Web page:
Archives for posts with tag: World War One

After reading the post about Norah, my uncle Martin who has researched the family tree sent me an interesting email with more information about Norah which also corrects dates and facts especially that she left for Canada not America and it was before World War One. It reassured me that Betty went to family, just not blood relations. But it also raised questions about a mysterious Joyce who no one had spoken about. Norah had another daughter who was older than Betty. Was she not spoken about because she was born out-of-wedlock? Was her father Fred Newman (Norah’s husband) or someone else? What happened to Joyce – had she died as a child or did she remain in Canada? Martin doesn’t know what happened to Joyce as his mother (my granny) never mentioned her at all, and Norah’s sister (my great-granny) was very secretive about certain things.

Ethel Norah Ellery was born in 1891. Her name is on a school register near Milton Keynes. He mother died in February 1898 and in April she was bundled off from Dorset to this location. In the 1901 census she and her siblings are shown to be staying with the woman who was to become their step-mother while their father was working in the South Wales coalfields.

According to the 1911 census she was working as a kitchen maid for a doctor and his family who lived in Dinton, Wiltshire (about 5 miles SW of Stonehenge). Her age was given as 20. According to the 1921 Canadian census, she was married to Frederick Alfred Newman and had a daughter aged 6 called Joyce. Her age (and her husband’s age) was given as 32. The census also gave the year of her arrival in Canada as 1911. Fred Newman’s age was also given as 32 and he too arrived in Canada 1911. The Quebec marriage registers show that they were married in 1917 with Fred’s occupation given as ‘Private in Princess Patricia’s Canadian Light Infantry’.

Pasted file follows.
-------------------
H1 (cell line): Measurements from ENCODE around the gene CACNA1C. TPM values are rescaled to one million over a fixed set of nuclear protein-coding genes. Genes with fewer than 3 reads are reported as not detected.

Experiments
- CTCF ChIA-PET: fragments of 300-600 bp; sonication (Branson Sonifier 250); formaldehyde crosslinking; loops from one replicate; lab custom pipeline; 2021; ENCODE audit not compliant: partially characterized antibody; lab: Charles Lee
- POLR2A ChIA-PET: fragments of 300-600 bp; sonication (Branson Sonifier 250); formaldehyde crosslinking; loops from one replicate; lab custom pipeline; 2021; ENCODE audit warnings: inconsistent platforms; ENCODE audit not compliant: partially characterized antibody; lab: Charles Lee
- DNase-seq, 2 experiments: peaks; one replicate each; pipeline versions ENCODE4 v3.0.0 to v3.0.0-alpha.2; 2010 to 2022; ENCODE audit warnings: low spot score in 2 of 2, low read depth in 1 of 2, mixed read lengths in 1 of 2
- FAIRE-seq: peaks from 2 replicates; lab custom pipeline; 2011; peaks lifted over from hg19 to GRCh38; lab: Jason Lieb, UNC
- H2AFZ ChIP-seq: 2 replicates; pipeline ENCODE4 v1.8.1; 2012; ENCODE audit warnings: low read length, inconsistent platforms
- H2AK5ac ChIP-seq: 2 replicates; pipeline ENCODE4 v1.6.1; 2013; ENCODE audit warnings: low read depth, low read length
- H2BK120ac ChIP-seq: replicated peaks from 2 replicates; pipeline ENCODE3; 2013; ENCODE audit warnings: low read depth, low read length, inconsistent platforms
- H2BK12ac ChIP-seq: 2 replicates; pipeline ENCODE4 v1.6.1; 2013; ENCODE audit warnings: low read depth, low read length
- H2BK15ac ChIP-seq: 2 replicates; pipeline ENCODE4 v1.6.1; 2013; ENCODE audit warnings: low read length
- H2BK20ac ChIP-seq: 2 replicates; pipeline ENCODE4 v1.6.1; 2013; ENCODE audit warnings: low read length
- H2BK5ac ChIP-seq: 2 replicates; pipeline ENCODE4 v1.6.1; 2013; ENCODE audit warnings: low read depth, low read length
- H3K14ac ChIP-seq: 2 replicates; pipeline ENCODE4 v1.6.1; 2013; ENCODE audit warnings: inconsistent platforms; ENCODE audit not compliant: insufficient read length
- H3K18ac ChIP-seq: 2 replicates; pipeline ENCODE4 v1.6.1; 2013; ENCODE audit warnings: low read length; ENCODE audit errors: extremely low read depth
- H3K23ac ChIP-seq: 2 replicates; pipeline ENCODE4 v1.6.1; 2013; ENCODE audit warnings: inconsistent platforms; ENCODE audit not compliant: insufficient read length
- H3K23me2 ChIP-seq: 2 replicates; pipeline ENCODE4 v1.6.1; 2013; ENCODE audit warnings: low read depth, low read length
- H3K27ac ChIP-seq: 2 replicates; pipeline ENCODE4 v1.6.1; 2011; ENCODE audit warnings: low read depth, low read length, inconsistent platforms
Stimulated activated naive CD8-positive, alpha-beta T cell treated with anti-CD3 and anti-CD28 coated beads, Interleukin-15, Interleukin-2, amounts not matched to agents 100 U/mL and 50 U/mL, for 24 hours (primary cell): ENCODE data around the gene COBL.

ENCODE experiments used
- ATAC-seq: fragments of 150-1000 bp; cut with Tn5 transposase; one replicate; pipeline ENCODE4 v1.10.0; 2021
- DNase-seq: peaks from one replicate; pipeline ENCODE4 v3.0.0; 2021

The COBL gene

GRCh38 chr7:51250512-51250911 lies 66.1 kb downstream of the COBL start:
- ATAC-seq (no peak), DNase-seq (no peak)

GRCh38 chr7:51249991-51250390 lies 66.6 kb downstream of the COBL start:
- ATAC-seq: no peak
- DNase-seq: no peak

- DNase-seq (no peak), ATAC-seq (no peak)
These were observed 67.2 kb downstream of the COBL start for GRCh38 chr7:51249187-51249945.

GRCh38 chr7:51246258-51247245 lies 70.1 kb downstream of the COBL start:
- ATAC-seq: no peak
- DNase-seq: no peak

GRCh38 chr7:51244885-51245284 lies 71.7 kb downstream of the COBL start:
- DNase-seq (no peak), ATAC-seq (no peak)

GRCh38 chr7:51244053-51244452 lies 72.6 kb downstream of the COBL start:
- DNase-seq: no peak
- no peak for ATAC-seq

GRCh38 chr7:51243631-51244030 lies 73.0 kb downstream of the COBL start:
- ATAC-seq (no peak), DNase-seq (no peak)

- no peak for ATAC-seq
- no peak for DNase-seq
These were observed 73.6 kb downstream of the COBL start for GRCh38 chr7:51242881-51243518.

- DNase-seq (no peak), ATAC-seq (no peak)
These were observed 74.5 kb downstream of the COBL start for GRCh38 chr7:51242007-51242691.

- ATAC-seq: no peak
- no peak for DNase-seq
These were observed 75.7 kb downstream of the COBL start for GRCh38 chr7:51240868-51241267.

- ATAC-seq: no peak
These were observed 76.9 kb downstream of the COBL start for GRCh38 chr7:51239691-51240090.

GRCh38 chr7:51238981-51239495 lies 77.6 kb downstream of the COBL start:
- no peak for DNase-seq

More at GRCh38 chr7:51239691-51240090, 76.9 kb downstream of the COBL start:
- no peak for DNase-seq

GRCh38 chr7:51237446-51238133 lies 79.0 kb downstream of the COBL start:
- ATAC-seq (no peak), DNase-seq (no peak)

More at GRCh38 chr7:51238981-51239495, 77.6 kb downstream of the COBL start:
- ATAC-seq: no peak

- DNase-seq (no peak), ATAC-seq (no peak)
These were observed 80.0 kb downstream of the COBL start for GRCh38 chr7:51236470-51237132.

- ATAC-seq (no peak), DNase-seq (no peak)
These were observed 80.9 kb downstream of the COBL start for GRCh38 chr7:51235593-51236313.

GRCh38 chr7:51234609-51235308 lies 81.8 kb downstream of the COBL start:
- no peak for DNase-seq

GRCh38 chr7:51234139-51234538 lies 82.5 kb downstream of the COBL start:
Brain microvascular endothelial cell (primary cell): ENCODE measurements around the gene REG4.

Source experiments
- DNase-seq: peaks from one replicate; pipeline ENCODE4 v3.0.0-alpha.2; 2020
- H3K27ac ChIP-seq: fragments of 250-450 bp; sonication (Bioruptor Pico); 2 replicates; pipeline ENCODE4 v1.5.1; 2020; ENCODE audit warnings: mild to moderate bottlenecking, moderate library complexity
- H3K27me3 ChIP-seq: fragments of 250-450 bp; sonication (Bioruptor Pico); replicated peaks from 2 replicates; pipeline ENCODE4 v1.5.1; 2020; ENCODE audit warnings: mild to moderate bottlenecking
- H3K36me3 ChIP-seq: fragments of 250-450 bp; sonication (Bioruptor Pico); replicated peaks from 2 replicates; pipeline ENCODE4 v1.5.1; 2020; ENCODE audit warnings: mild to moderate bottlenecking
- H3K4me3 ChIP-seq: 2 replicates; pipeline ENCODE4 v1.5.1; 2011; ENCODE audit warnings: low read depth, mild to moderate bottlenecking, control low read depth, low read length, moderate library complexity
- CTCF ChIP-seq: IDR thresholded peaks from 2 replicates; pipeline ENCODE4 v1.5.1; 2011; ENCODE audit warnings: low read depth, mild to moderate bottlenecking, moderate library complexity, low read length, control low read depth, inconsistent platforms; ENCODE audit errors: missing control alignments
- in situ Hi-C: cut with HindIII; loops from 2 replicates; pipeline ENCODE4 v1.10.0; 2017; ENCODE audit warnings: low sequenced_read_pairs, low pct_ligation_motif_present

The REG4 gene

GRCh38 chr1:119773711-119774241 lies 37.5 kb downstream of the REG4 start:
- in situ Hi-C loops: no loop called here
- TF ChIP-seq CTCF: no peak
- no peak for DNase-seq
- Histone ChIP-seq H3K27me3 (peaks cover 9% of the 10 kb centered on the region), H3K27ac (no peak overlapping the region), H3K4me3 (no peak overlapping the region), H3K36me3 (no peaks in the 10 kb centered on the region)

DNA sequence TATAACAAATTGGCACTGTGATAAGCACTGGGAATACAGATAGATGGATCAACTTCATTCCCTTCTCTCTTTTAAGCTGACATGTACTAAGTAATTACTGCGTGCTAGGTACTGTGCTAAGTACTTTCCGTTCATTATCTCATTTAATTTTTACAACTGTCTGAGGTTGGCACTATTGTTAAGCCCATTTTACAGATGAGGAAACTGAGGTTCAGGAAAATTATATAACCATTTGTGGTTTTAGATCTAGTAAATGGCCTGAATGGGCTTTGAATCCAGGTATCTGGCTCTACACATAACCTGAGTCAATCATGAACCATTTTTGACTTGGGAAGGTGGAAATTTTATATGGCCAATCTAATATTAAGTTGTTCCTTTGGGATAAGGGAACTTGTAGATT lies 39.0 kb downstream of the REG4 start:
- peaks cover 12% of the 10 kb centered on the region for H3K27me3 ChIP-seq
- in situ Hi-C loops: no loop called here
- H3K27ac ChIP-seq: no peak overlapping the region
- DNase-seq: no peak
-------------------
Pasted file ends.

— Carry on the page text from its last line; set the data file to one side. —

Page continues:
I understand from Granny Mom that Fred was gassed during WWI so when Betty came over, he was not a well man. I believe that Betty was born in 1922, the same year as Granny Mom. I have not found Joyce’s birth certificate, nor have I found the birth certificate of Betty nor have I have found death certificates for anybody, either in British, Canadian or Australian records. Granny Mom’s cousin Betty married a Thomas Cousins in 1944. They emigrated to Australia where, in about 1962, she died of cancer, aged 40, leaving a husband and five children. According to Granny Mom, the ‘family friend’ was great-grandad’s brother and sister-in-law (Granny Mom’s Uncle Harry) who had five sons and who always wanted a daughter. (Norah was great-granny’s niece by blood, not great-grandad’s niece).

Somehow Norah aged 12 years between 1911 and 1921! It is well-known that some women ‘forget’  birthdays, but gaining two is pretty rare. I suspect that when she ran away to Canada, she lied about her age, adding two years so that she did not need parental consent. Great-Granny always told me that Norah was born in 1889, keeping up the pretence.

Author: Martin Vlietstra

Norah GMom's auntlr


Betty gmom's cousin

Norah’s daughter, Betty

Looking at old photos reminds me of Norah’s story that my grandmother told me. Norah was also affected by World War One and her story is a sad one where you see the ripple effects of the war down the generations.

My grandmother’s aunt was Norah Ellery and she is the eldest child in the photo on the previous post. Norah ran away to America after World War One and left a letter saying that by the time it was being read, she would be on a ship to America. She met her husband-to-be on the ship – was it a ship romance? They married and had a daughter called Betty and Norah worked as a housekeeper or a cook in America. Eight years later, Norah returned to England to visit with Betty who was seven years old. Norah caught a cold and pneumonia most likely on the ship and died ten days after arriving in England in 1926 and was buried in Bridport aged 37. My grandmother was a little girl of about 3 or 4 and remembered her aunt being unwell and asking her for a glass of water.